This year marks fifty years since the 17-year old Marianne Faithfull was spotted at a party by Rolling Stones manager Andrew Loog Oldham and a mere three months later found herself having a hit with a cover of the Stones’ ‘As Tears Go By.’ The ups and downs and fictionalisations of the following fifty years have been well-documented, but it’s not just the fact that she’s had an impressive biography, she’s released some damn fine records, too.
Unless you’re one of those cynics constantly snarling ‘so what?’ at absolutely bloody everything, the list of collaborators involved with the making of her twentieth studio album is nothing less than staggering, even before you’ve heard a note of the music. Lyrical collaborators include Nick Cave, Roger Waters, Steve Earle, and Anna Calvi, while musical contributors include Portishead’s Adrian Utley, Brian Eno, Ed Harcourt, and the Bad Seeds’ Warren Ellis and Jim Sclavunos.
Of course, the best ingredients in the world won’t necessarily add up to make a fine meal if it’s done badly. The good news is that the main star here is Ms Faithfull herself and this is a fine, fine album. If you’ve ever heard ‘Why D’Ya Do It?’ from her undisputed masterpiece, 1979′s Broken English, you know that she can do anger – and that’s shown here again on ‘Sparrows Will Sing’ and ‘Mother Wolf’ with her railing against the state of the world. The title track is ambiguous – ‘paradise to hell’ with a love of the city and yet it’s a city lit by the light of the moon and riot fire.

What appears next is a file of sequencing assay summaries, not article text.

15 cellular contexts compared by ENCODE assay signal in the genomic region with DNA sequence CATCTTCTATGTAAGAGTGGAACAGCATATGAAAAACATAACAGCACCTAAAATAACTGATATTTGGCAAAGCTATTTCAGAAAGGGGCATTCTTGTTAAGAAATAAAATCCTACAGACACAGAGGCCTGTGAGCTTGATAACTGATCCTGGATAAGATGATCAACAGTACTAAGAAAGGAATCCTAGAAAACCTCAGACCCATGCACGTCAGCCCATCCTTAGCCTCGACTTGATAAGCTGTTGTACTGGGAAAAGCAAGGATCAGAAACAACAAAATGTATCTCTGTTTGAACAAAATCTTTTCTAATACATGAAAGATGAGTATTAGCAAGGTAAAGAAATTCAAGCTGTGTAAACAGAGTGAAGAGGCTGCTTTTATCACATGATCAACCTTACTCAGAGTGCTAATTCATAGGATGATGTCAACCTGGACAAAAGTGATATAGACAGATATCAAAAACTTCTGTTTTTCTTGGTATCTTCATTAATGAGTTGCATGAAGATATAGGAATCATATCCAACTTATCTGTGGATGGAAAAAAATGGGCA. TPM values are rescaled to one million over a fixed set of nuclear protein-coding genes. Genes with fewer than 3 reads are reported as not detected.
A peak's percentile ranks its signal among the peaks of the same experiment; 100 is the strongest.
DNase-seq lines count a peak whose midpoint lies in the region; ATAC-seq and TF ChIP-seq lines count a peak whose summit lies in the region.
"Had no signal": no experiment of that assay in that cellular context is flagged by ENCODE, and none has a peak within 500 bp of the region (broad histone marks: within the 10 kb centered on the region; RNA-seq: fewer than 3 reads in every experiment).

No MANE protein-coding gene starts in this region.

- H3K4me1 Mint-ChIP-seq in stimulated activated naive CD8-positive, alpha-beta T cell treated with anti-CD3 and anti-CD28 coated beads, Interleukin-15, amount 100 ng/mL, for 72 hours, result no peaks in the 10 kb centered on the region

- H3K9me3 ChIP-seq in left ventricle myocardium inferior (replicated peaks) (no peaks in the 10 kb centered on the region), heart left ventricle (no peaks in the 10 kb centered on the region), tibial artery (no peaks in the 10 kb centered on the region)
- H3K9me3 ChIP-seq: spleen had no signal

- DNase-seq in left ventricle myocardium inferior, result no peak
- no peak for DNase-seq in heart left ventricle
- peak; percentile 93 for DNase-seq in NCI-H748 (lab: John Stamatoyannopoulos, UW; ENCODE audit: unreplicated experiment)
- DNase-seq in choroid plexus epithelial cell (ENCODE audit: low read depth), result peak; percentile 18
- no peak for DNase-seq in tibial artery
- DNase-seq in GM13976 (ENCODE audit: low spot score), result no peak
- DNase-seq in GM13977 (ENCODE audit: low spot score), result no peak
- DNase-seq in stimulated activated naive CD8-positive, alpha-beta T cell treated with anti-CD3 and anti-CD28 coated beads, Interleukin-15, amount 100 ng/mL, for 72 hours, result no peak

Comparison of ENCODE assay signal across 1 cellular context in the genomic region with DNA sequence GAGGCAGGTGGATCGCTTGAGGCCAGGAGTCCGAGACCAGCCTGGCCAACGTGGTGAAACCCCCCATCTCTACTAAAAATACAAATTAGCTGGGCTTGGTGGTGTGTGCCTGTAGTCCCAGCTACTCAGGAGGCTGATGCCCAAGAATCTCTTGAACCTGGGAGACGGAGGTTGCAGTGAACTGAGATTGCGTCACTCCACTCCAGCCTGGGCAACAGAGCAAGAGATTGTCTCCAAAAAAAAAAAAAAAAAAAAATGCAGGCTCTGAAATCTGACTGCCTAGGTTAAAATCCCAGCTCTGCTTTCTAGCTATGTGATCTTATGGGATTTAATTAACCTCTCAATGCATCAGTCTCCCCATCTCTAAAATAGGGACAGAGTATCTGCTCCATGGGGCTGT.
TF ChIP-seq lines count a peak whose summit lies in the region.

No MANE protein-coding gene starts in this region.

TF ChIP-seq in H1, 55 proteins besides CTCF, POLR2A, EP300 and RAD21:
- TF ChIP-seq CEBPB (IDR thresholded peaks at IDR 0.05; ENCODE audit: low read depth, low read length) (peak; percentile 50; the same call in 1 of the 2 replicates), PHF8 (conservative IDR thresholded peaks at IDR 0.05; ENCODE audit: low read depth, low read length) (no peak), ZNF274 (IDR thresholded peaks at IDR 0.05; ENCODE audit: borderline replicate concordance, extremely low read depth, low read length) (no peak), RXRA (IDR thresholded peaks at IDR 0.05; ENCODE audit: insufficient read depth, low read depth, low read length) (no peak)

The involvement of no less than three of Nick Cave and the Bad Seeds here casts a spell over the album, and to these ears, the finest tracks are the beautiful ‘Deep Water’ which they co-wrote and Cave’s song ‘Late Victorian Holocaust’ which he wrote for her. And the final, closing cover of ‘I Get Along Without you Very Well’ is simply heartbreaking (I can’t find any record of her having recorded ‘If You Go Away (Ne Me Quitte Pas)’ but I’d love to hear her do it).
The mark of any fine record is the fact that a) I started to listen to it again as soon as I had finished playing it and b) even though I was sent this, I’d be happy to spend my own money on this album.
Give My Love To London is released by Dramatico on September 29.